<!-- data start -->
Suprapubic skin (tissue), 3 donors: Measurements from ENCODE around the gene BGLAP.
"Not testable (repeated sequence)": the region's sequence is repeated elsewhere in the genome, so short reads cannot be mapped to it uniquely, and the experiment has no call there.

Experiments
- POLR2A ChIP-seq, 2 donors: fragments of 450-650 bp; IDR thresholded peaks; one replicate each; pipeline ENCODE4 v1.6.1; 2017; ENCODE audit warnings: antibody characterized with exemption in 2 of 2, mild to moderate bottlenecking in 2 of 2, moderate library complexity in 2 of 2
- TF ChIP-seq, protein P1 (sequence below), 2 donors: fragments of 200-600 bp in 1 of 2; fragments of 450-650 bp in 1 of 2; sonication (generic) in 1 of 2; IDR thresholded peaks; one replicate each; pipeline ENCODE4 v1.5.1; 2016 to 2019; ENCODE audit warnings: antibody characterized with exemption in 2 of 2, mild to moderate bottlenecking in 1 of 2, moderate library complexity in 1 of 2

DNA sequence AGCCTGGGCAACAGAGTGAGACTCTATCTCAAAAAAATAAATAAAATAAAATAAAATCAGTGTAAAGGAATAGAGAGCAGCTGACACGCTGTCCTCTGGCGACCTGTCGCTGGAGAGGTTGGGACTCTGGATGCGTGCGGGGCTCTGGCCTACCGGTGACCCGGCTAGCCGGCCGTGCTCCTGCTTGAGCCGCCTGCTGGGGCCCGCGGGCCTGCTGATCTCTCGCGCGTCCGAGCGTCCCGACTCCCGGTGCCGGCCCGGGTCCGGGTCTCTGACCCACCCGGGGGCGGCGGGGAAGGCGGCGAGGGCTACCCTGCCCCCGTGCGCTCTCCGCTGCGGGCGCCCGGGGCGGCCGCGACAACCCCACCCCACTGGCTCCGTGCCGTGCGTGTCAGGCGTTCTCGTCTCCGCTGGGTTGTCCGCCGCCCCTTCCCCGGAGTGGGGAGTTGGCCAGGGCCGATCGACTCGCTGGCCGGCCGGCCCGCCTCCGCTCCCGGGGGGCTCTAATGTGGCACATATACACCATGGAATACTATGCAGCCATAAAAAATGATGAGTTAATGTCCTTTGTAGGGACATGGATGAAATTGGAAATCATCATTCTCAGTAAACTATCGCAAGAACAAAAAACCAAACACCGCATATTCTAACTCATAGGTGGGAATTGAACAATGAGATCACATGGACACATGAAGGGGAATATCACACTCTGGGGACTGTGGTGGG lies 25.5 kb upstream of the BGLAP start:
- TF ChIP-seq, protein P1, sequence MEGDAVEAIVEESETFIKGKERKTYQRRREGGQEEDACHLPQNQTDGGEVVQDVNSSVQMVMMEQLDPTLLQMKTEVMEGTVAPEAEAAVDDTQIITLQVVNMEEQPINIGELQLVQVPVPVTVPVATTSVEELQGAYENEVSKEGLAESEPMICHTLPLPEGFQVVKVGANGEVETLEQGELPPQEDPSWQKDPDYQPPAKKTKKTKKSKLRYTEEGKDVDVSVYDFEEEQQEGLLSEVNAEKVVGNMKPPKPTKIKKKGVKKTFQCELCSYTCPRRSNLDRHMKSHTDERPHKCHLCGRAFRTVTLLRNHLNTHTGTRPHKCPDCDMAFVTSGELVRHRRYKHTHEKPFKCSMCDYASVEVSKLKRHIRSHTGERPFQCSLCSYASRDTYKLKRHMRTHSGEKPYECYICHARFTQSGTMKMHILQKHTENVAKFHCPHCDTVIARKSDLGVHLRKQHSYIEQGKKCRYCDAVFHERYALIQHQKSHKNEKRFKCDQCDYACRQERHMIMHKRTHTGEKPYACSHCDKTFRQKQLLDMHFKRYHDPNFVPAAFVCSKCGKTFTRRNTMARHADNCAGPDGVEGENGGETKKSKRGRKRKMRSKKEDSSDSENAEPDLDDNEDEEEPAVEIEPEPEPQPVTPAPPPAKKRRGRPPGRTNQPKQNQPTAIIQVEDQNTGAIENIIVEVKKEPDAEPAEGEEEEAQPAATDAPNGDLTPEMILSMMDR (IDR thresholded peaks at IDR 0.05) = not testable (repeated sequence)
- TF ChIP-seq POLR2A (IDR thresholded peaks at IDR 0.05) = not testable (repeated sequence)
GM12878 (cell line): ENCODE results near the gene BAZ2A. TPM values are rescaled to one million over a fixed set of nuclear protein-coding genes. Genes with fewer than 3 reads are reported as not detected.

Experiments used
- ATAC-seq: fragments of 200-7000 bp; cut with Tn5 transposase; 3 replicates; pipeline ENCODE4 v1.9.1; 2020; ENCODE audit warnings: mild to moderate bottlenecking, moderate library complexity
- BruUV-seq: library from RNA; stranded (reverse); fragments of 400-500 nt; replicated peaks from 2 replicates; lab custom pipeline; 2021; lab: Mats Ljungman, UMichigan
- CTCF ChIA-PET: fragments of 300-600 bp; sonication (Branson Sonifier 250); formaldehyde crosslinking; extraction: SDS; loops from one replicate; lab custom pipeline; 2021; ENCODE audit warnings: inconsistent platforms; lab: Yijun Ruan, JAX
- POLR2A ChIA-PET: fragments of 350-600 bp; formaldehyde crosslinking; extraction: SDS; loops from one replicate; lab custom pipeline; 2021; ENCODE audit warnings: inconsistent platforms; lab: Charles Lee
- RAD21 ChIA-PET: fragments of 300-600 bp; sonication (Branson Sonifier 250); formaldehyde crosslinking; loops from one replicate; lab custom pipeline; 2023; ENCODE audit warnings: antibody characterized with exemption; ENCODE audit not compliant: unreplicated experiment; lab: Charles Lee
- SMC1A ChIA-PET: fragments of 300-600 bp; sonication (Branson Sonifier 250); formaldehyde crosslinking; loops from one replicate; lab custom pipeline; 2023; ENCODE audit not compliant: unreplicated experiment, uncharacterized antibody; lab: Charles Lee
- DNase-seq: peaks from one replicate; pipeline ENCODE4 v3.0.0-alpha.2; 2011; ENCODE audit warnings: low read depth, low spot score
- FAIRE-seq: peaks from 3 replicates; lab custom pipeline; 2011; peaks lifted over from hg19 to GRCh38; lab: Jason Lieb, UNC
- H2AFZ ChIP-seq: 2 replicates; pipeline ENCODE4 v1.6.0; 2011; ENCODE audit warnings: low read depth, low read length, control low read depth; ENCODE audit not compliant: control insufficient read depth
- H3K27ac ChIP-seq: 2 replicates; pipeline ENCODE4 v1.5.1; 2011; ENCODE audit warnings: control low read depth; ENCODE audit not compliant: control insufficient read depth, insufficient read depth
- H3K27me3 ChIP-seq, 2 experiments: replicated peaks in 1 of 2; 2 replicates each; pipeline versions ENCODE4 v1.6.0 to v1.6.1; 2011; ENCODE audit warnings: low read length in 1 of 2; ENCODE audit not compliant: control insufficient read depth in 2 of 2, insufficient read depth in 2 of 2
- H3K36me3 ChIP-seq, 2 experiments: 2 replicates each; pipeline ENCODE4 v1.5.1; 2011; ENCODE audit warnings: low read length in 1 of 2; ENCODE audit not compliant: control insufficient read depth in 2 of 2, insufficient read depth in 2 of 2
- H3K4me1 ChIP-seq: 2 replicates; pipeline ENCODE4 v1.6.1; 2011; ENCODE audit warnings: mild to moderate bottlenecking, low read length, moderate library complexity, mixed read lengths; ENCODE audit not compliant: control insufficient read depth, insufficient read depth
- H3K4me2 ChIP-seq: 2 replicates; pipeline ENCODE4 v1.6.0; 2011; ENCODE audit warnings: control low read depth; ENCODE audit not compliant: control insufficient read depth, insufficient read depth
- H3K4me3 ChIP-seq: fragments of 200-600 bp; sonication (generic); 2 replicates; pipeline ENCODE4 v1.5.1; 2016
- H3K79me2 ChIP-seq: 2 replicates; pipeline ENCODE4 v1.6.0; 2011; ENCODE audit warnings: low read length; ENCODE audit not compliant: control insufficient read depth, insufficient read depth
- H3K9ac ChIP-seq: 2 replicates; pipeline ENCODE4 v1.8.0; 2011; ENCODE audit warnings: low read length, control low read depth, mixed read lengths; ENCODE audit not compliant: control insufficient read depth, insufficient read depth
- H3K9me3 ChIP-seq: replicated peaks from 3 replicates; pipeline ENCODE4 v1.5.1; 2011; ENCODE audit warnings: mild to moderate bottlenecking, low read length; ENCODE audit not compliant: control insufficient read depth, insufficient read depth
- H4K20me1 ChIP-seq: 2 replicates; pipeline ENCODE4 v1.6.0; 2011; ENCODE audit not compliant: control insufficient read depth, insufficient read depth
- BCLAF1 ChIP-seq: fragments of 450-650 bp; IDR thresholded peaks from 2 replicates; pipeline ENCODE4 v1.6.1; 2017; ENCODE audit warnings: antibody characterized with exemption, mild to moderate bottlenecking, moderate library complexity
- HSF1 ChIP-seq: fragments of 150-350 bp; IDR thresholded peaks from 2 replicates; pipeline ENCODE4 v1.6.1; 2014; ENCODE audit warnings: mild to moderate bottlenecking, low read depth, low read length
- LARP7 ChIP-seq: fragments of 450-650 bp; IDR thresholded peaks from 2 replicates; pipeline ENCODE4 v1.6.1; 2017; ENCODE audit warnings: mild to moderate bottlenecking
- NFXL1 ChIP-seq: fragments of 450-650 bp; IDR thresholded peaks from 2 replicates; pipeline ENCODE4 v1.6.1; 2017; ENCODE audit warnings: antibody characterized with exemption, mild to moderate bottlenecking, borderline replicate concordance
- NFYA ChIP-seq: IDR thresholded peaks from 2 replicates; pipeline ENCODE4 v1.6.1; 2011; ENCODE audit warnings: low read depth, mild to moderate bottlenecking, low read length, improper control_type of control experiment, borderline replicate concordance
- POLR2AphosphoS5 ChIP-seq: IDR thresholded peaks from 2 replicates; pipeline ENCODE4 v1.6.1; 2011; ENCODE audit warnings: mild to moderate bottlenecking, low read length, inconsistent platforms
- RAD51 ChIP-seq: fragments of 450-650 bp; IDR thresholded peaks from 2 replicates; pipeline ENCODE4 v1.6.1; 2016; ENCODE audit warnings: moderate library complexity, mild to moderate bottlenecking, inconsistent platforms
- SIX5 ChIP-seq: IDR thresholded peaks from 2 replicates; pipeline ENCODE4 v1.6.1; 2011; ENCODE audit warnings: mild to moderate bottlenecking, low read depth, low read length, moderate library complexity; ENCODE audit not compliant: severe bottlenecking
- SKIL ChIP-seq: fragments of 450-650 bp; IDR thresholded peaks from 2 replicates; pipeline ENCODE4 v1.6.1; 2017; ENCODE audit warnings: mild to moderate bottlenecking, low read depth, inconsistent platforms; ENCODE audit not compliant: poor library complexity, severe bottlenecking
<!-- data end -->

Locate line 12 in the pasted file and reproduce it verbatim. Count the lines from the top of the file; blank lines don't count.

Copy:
- BruUV-seq: library from RNA; stranded (reverse); fragments of 400-500 nt; replicated peaks from 2 replicates; lab custom pipeline; 2021; lab: Mats Ljungman, UMichigan